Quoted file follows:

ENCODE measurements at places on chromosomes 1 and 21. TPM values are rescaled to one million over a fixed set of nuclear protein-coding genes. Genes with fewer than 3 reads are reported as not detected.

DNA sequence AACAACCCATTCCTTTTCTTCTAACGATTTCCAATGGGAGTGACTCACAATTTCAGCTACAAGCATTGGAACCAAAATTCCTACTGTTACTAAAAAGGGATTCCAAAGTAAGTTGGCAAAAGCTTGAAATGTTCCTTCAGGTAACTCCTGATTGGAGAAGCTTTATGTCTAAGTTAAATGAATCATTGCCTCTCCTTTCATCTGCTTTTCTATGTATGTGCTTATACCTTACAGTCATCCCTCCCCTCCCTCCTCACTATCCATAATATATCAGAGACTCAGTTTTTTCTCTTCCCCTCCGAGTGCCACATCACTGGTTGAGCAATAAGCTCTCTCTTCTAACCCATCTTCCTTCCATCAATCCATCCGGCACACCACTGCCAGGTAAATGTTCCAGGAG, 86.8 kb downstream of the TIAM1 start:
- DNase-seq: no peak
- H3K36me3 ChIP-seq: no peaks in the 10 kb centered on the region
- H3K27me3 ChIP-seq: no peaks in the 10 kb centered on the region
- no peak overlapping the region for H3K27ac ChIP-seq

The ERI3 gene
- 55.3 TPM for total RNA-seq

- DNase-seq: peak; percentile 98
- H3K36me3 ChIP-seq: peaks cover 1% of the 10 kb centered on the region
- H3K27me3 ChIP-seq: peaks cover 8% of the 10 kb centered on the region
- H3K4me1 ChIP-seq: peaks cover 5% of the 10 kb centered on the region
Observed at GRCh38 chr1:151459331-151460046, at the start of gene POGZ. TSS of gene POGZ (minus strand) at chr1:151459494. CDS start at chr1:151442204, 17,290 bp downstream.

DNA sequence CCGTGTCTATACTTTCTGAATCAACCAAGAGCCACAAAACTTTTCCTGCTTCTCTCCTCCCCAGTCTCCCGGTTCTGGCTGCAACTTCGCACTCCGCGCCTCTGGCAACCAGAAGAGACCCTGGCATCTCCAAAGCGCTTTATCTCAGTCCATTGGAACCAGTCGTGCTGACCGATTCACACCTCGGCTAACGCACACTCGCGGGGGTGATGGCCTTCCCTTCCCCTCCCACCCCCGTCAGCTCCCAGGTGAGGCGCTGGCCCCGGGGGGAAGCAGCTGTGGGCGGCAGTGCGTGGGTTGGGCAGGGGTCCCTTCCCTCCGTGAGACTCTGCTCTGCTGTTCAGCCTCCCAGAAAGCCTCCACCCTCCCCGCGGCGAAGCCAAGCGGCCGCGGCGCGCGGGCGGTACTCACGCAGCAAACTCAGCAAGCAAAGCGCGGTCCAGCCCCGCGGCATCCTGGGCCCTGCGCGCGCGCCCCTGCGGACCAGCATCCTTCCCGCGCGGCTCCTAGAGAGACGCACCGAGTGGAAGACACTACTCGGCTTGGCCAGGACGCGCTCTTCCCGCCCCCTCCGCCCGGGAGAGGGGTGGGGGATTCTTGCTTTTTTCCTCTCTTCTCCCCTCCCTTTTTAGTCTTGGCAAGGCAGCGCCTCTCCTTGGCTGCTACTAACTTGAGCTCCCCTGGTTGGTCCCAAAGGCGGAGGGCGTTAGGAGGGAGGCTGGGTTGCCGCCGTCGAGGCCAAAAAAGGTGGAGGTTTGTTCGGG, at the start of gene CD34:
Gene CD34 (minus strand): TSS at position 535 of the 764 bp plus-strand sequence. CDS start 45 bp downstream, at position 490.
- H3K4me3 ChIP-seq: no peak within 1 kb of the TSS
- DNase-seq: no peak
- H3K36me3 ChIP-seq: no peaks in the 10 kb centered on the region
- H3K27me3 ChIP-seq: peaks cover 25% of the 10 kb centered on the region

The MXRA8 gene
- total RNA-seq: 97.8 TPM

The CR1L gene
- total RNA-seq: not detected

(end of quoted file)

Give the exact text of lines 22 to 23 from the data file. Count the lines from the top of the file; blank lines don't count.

The CR1L gene
- total RNA-seq: not detected